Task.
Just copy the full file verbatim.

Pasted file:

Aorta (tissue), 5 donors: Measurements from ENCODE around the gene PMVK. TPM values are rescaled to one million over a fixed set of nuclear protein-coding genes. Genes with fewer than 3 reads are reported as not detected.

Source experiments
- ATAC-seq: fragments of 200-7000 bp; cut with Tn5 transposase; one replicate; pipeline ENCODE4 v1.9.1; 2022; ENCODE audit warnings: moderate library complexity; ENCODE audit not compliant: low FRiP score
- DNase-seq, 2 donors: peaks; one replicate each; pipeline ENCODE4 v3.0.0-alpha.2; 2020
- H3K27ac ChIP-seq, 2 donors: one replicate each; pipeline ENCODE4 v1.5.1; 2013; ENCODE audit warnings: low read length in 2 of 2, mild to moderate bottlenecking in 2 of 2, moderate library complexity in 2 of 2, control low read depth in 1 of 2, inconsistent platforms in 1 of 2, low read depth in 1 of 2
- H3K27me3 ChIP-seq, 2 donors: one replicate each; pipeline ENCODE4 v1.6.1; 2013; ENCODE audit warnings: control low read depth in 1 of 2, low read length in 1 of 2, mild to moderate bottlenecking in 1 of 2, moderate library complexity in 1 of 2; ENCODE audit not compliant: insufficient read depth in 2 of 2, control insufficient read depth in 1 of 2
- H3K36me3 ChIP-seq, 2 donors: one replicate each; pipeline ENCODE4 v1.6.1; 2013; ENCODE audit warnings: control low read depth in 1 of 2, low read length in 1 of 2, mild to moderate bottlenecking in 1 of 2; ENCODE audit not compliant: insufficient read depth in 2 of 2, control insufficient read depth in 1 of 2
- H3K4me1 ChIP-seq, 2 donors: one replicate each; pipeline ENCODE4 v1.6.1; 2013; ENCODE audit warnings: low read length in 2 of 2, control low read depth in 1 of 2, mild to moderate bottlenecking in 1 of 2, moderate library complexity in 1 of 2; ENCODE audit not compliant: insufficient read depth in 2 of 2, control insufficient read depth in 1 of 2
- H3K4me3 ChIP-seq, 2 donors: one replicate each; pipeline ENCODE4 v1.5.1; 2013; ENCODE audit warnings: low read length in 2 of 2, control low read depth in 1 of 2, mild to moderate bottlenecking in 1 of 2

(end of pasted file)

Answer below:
Aorta (tissue), 5 donors: Measurements from ENCODE around the gene PMVK. TPM values are rescaled to one million over a fixed set of nuclear protein-coding genes. Genes with fewer than 3 reads are reported as not detected.

Source experiments
- ATAC-seq: fragments of 200-7000 bp; cut with Tn5 transposase; one replicate; pipeline ENCODE4 v1.9.1; 2022; ENCODE audit warnings: moderate library complexity; ENCODE audit not compliant: low FRiP score
- DNase-seq, 2 donors: peaks; one replicate each; pipeline ENCODE4 v3.0.0-alpha.2; 2020
- H3K27ac ChIP-seq, 2 donors: one replicate each; pipeline ENCODE4 v1.5.1; 2013; ENCODE audit warnings: low read length in 2 of 2, mild to moderate bottlenecking in 2 of 2, moderate library complexity in 2 of 2, control low read depth in 1 of 2, inconsistent platforms in 1 of 2, low read depth in 1 of 2
- H3K27me3 ChIP-seq, 2 donors: one replicate each; pipeline ENCODE4 v1.6.1; 2013; ENCODE audit warnings: control low read depth in 1 of 2, low read length in 1 of 2, mild to moderate bottlenecking in 1 of 2, moderate library complexity in 1 of 2; ENCODE audit not compliant: insufficient read depth in 2 of 2, control insufficient read depth in 1 of 2
- H3K36me3 ChIP-seq, 2 donors: one replicate each; pipeline ENCODE4 v1.6.1; 2013; ENCODE audit warnings: control low read depth in 1 of 2, low read length in 1 of 2, mild to moderate bottlenecking in 1 of 2; ENCODE audit not compliant: insufficient read depth in 2 of 2, control insufficient read depth in 1 of 2
- H3K4me1 ChIP-seq, 2 donors: one replicate each; pipeline ENCODE4 v1.6.1; 2013; ENCODE audit warnings: low read length in 2 of 2, control low read depth in 1 of 2, mild to moderate bottlenecking in 1 of 2, moderate library complexity in 1 of 2; ENCODE audit not compliant: insufficient read depth in 2 of 2, control insufficient read depth in 1 of 2
- H3K4me3 ChIP-seq, 2 donors: one replicate each; pipeline ENCODE4 v1.5.1; 2013; ENCODE audit warnings: low read length in 2 of 2, control low read depth in 1 of 2, mild to moderate bottlenecking in 1 of 2